“The M.T.A. has already committed to finding $2.8 billion in savings over the next several years,” Mr. Foye said. “No agency of our size can find additional billions in savings equivalent to the damages we have and will sustain as a result of this pandemic.”
State and city officials have said they are not planning to reduce service on the region’s vast transit system, which typically serves around eight million passengers every weekday. They have emphasized that it is important to keep the system operating so health care workers can get to work.
But the M.T.A. is particularly vulnerable to the sudden and precipitous economic downturn since it relies on a mix of funding from federal, state and city government — all of which are grappling with their own challenges — to operate and maintain its system.
“They are a barometer of the regional economy, a much more immediate barometer for things to come,” said Nicole Gelinas, a senior fellow at the Manhattan Institute, a conservative research group.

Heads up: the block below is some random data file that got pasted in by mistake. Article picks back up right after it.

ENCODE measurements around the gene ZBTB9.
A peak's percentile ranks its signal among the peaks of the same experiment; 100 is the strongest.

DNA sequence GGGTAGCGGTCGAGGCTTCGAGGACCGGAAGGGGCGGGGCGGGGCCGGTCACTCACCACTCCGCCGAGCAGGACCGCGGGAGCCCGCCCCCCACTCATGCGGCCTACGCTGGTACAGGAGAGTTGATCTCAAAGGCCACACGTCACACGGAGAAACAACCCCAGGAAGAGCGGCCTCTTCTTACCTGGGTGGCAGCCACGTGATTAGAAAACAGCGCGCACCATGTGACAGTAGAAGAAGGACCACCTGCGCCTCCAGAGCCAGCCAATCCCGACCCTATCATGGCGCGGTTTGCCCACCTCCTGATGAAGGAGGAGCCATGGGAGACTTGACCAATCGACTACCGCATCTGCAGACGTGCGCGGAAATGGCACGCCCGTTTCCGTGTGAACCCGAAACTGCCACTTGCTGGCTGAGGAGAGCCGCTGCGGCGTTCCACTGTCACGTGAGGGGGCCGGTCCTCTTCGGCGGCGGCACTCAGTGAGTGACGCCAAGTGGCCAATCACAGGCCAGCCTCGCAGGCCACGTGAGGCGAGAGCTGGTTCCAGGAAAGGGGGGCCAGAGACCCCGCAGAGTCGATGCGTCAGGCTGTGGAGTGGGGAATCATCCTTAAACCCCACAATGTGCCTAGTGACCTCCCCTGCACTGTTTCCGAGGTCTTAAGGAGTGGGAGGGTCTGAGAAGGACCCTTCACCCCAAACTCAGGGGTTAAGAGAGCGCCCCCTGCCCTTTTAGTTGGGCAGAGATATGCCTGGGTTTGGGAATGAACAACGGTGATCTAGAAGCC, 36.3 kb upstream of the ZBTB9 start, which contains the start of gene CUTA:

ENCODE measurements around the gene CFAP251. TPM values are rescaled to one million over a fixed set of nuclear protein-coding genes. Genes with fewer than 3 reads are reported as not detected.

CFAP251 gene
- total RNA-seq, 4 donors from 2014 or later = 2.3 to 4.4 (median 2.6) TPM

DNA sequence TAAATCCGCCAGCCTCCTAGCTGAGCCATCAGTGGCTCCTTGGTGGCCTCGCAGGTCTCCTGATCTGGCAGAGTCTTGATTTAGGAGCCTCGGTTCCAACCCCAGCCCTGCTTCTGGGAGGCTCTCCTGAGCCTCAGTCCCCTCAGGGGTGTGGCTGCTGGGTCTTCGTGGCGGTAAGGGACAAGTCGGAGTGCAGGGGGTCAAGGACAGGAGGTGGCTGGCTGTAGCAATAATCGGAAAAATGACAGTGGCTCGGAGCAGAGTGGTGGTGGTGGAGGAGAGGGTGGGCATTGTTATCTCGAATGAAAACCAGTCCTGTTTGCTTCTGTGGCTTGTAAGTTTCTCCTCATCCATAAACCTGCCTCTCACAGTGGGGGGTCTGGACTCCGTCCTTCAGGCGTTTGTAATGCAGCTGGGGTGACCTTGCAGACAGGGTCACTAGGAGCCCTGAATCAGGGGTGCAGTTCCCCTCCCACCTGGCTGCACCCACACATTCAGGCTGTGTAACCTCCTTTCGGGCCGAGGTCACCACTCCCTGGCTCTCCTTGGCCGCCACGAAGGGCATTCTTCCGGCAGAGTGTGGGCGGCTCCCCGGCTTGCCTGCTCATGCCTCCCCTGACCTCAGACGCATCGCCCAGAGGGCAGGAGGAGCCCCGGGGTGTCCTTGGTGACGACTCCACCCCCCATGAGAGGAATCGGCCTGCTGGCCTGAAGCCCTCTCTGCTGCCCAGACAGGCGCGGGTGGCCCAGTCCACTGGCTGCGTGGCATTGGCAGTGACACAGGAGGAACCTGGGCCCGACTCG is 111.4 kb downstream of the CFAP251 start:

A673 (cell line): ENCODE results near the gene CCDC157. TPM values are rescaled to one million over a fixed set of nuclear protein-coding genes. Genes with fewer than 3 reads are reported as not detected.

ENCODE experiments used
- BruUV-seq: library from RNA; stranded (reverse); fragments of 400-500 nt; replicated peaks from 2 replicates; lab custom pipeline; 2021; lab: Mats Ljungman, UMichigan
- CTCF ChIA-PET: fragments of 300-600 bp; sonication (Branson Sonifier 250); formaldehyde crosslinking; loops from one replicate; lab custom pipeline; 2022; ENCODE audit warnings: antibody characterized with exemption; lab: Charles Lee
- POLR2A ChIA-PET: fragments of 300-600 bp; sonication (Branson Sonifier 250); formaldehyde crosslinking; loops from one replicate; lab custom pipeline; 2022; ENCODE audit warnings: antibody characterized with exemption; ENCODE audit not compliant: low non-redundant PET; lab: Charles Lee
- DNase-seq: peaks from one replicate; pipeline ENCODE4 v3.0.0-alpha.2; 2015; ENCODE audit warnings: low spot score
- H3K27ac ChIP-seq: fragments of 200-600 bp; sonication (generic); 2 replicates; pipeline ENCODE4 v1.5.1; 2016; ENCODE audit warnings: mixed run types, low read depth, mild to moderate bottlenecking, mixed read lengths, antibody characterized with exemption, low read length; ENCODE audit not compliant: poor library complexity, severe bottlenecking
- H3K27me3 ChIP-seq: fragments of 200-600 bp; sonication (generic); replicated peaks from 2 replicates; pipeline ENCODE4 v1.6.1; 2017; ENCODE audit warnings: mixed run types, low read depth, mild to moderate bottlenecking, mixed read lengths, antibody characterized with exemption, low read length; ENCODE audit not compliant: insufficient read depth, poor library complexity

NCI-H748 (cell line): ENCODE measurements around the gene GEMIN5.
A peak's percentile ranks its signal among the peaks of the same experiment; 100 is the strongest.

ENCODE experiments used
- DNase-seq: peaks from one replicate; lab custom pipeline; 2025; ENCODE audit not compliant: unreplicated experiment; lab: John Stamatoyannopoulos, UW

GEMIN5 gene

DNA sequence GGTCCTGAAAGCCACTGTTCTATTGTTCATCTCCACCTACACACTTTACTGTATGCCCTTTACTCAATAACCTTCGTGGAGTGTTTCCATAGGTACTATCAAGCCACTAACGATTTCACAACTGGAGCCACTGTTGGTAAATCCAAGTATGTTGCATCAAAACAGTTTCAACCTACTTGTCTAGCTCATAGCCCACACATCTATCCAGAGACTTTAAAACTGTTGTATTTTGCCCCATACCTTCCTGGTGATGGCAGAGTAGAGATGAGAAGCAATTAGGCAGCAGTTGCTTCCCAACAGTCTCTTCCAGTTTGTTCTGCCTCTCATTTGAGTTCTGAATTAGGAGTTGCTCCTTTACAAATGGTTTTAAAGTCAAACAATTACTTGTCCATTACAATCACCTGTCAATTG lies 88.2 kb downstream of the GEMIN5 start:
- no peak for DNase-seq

Revenues from fares and tolls, which contribute around half of the M.T.A.’s operating budget, and dedicated taxes, which provide another third of that budget, are already taking a hit as ridership falls and the pandemic sets off sweeping layoffs and business failures across the city.
Officials have urged those who can to avoid subways and buses and enacted sweeping regulations, like closing schools, Broadway theaters, museums, movie houses, bars and allowing restaurants to remain open only for take out and deliveries, that have all but shut down New York.